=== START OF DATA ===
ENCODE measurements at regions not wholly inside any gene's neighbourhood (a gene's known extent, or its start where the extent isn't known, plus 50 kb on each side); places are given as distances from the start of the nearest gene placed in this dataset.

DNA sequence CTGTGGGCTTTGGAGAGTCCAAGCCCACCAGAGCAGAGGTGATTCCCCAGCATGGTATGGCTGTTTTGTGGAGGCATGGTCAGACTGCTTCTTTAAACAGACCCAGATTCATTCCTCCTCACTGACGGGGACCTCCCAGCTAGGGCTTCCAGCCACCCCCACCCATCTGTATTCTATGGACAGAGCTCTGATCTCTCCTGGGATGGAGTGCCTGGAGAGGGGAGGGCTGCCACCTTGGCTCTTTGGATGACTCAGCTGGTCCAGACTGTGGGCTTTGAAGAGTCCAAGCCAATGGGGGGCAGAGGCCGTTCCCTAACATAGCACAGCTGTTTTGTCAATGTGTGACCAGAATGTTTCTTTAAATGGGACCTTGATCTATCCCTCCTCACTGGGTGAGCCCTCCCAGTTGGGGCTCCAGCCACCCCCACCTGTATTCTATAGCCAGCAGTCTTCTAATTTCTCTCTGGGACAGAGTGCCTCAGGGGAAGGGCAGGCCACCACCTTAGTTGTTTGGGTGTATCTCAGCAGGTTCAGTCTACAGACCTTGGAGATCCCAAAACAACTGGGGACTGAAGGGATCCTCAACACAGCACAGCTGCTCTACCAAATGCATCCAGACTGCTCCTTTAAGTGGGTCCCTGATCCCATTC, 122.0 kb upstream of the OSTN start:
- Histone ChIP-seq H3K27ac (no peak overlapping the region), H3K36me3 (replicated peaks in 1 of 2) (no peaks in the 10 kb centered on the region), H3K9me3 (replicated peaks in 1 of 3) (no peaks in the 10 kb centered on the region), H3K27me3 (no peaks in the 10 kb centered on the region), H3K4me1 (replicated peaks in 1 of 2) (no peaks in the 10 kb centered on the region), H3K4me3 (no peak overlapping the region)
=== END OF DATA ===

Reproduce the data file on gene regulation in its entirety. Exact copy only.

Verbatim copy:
ENCODE measurements at regions not wholly inside any gene's neighbourhood (a gene's known extent, or its start where the extent isn't known, plus 50 kb on each side); places are given as distances from the start of the nearest gene placed in this dataset.

DNA sequence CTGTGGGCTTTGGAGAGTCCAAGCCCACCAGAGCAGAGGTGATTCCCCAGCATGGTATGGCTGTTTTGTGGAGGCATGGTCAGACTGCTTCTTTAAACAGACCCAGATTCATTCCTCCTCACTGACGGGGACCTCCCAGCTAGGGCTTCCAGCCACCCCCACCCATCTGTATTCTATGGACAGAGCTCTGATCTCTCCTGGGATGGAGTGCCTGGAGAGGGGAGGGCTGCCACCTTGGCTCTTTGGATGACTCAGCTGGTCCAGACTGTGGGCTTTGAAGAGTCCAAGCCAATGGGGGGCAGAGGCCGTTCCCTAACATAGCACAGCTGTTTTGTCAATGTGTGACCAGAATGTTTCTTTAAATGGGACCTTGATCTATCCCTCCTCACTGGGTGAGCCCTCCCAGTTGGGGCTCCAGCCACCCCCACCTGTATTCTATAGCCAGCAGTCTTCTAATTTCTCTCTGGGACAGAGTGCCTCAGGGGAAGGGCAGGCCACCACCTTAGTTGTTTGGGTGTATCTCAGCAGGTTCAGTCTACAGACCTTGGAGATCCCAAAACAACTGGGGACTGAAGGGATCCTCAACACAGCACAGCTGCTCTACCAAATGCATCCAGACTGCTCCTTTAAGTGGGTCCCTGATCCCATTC, 122.0 kb upstream of the OSTN start:
- Histone ChIP-seq H3K27ac (no peak overlapping the region), H3K36me3 (replicated peaks in 1 of 2) (no peaks in the 10 kb centered on the region), H3K9me3 (replicated peaks in 1 of 3) (no peaks in the 10 kb centered on the region), H3K27me3 (no peaks in the 10 kb centered on the region), H3K4me1 (replicated peaks in 1 of 2) (no peaks in the 10 kb centered on the region), H3K4me3 (no peak overlapping the region)